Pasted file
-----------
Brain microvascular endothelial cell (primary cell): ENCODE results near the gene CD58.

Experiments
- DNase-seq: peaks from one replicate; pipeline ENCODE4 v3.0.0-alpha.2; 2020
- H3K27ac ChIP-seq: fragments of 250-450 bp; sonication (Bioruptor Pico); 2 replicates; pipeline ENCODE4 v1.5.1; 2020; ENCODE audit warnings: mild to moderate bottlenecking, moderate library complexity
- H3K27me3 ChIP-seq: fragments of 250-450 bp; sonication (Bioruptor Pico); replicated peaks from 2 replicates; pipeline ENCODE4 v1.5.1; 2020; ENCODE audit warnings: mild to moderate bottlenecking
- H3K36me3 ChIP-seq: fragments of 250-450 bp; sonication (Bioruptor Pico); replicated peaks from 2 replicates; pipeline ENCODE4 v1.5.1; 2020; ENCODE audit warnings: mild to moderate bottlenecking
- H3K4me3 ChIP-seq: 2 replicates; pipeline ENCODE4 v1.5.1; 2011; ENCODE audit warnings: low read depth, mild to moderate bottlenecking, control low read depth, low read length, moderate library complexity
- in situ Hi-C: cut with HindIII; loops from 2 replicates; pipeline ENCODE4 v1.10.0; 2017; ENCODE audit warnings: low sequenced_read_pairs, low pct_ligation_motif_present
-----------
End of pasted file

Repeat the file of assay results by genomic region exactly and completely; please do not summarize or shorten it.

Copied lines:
Brain microvascular endothelial cell (primary cell): ENCODE results near the gene CD58.

Experiments
- DNase-seq: peaks from one replicate; pipeline ENCODE4 v3.0.0-alpha.2; 2020
- H3K27ac ChIP-seq: fragments of 250-450 bp; sonication (Bioruptor Pico); 2 replicates; pipeline ENCODE4 v1.5.1; 2020; ENCODE audit warnings: mild to moderate bottlenecking, moderate library complexity
- H3K27me3 ChIP-seq: fragments of 250-450 bp; sonication (Bioruptor Pico); replicated peaks from 2 replicates; pipeline ENCODE4 v1.5.1; 2020; ENCODE audit warnings: mild to moderate bottlenecking
- H3K36me3 ChIP-seq: fragments of 250-450 bp; sonication (Bioruptor Pico); replicated peaks from 2 replicates; pipeline ENCODE4 v1.5.1; 2020; ENCODE audit warnings: mild to moderate bottlenecking
- H3K4me3 ChIP-seq: 2 replicates; pipeline ENCODE4 v1.5.1; 2011; ENCODE audit warnings: low read depth, mild to moderate bottlenecking, control low read depth, low read length, moderate library complexity
- in situ Hi-C: cut with HindIII; loops from 2 replicates; pipeline ENCODE4 v1.10.0; 2017; ENCODE audit warnings: low sequenced_read_pairs, low pct_ligation_motif_present